Definition: Amensalism is an association between two organisms of different species where one species is inhibited or killed and the other is unaffected. In amensalism, one does not allow the organism to live or grow near it. This relationship is also called antibiosis. The species affected is called amensal while the species causing the effect is called the inhibitor. This inhibiton is done by the release of chemicals known as allochemics or allelopathic substances.
Examples of amensalism
- Penicillium notatum and bacteria: Penicillium releases antibiotics known as penicillin which inhibits the growth of bacteria.
- Streptomyces griseus and bacteria: Like Penicillium, Streptomyces also secretes chemicals that inhibit the growth of bacteria.
PARASITISM (- +)
Definition: Parasitism is a close association between two organisms in which one, known as the parasite, lives in or on and feeds at the expense of the other organism which is known as the host. The parasite benefits from the association while the host usually suffers harm or may die.
Examples and Features of Organisms in Parasitism.
- Man and tapeworm: The tapeworm is a parasite the lives in the small intestine of man where it derives the benefits of a habitat, protection and food. The tape worm attaches itself to the small intestine of man by means of hook and sucker. In the wall of the small intestine, absorption of digested food takes place from which the tapeworm benefits. The man who is the host suffers because he loses to the tapeworm part of the food he has eaten and digested.
- Mistletoe and flowering plant: The mistletoe is a plant parasite that lives on other larger flowering plants. The mistletoe benefits because it is raised up to a position from which it can receive sunlight. The parasite also absorbs water and mineral salts from the host while the host suffers harm by losing to the parasite part of the water and mineral salts that it has absorbed.
PREDATION (- +)
Definition: Predation is a type of association between two organisms in which the predator kills the other called the prey and directly feeds on it. The predator which is usually larger in size and always stronger than the prey is completely eliminated.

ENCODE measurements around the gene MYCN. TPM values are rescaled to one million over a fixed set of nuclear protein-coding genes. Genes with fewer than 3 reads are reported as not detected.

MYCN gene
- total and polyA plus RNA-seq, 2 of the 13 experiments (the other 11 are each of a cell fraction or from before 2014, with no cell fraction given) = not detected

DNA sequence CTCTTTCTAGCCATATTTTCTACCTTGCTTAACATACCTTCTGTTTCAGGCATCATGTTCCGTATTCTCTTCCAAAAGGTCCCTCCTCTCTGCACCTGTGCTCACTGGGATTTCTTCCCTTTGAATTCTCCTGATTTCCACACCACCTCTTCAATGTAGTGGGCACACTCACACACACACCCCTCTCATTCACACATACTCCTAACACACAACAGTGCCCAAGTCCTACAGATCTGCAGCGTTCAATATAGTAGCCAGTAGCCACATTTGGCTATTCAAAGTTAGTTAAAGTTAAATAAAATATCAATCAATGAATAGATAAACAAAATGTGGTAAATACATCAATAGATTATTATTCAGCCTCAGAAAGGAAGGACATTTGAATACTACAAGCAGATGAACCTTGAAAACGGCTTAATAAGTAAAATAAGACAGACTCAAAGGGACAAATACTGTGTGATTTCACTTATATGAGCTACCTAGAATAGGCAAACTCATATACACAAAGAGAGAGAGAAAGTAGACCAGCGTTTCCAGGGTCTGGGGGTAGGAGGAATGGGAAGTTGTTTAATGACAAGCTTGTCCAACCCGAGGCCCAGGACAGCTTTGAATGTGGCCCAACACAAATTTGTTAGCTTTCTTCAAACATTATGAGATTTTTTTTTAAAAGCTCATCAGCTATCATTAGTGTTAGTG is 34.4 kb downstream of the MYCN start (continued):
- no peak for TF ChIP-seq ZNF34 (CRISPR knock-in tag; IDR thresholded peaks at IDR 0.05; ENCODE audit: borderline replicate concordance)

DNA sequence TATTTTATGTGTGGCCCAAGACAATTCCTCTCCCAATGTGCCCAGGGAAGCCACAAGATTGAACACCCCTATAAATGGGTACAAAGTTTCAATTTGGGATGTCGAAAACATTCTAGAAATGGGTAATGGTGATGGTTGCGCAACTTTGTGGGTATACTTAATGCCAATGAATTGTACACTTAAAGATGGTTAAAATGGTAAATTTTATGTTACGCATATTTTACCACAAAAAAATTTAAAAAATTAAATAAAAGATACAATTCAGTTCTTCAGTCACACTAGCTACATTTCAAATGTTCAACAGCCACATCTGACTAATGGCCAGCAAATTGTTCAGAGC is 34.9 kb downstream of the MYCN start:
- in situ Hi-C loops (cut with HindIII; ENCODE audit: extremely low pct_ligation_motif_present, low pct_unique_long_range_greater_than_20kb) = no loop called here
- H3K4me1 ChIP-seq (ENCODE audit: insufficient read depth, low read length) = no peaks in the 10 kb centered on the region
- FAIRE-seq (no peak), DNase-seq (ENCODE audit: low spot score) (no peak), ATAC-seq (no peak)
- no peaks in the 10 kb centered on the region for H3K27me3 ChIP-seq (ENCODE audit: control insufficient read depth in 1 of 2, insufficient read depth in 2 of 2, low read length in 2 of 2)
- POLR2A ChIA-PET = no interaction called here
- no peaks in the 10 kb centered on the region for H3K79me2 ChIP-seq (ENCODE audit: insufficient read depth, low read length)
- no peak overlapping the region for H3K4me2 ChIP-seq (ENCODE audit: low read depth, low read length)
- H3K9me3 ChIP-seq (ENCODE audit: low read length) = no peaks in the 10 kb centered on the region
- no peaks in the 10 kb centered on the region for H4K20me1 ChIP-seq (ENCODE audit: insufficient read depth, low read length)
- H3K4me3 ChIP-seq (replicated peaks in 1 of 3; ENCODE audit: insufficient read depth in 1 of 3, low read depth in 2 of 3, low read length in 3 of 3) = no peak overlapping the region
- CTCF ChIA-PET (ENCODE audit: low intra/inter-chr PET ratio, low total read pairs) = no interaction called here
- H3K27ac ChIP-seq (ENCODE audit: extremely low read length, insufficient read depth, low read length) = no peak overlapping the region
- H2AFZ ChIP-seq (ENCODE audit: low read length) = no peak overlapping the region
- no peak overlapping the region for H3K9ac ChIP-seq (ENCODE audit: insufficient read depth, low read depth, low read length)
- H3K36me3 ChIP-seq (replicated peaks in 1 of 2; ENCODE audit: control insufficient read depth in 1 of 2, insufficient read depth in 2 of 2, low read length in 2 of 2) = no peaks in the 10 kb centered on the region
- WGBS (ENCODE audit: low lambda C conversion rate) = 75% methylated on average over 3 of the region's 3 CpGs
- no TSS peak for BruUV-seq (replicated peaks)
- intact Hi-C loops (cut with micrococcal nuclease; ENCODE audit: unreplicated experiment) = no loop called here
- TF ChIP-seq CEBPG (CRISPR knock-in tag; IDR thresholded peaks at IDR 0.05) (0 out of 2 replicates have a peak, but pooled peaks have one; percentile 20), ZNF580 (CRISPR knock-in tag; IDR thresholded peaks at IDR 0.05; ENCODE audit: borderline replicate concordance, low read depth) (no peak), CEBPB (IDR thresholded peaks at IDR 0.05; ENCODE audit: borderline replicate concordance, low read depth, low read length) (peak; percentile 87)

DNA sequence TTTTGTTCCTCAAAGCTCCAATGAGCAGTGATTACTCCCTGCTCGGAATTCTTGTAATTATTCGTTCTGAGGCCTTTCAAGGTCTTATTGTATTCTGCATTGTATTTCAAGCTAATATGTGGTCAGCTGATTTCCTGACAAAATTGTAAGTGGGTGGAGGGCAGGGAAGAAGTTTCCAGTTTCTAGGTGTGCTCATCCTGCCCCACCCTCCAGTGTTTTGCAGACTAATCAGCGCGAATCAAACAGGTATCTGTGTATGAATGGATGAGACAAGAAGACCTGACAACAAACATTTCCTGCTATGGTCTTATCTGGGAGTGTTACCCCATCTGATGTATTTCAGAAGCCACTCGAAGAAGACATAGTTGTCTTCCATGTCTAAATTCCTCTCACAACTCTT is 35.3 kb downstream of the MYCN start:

Examples of Predation
- The hawk and chicks of domestic fowls: The hawk is the predator that catches, kills and eats the prey (young chicks) of domestic fowls. The hawk benefits while the chicks are completely eliminated.
- The lion and goat: The lion is the predator that catches, kills and eats the prey (goat). The lion is stronger and bigger than the goat. The lion benefits while the goat is completely eliminated.
- Define parasitism and predation.
- Give two examples of parasitism and predation.
- State the differences between parasitism and amensalism.
- Mention two growth hormones each in plants and animals.
- Discuss the stages involved in mitotic cell division.
- Outline four life processes involving mitosis.
College Biology by Idodo Umeh. Chapter 23, page 556
- A ____ relationship is one in which one member of the association benefits A. parasitic B. symbiotic C. saprophytic D. mutualistic
- Tick feeds on A. blood B. water C. skin D. body
- The word commensal means A. sharing B. dividing C. scattering D. loving
- Chemicals secreted by inhibitors is called ____ A. biotics B. inhibitors C. amensal
- ____ consists of algae and fungi A. Lichen B. Bacteria C. Virus D. Fungi
- What is A. symbiosis B. commensalism C. predation?
- Mention three examples each of the following above.
- ecological management
- ecological management and restoration
- ecological management and restoration uc davis
- ecological management of crop environment
- ecological management pdf
- ecological management in biology
- ecological management plan
- ecological management biology discussion
- ecological management of crop environment pdf
- ecological management of crop environment ppt
- symbiosis or mutualism
- symbiosis mutualism examples
- simbiosis mutualisme adalah
- symbiosis mutualism commensalism parasitism
- symbiosis mutualism definition
- symbiosis mutualisme adalah
- symbiosis mutualism parasitism and more answer key
- symbiosis mutualism meaning
- symbiosis mutualism commensalism and parasitism quizlet
- symbiosis mutualism commensalism parasitism examples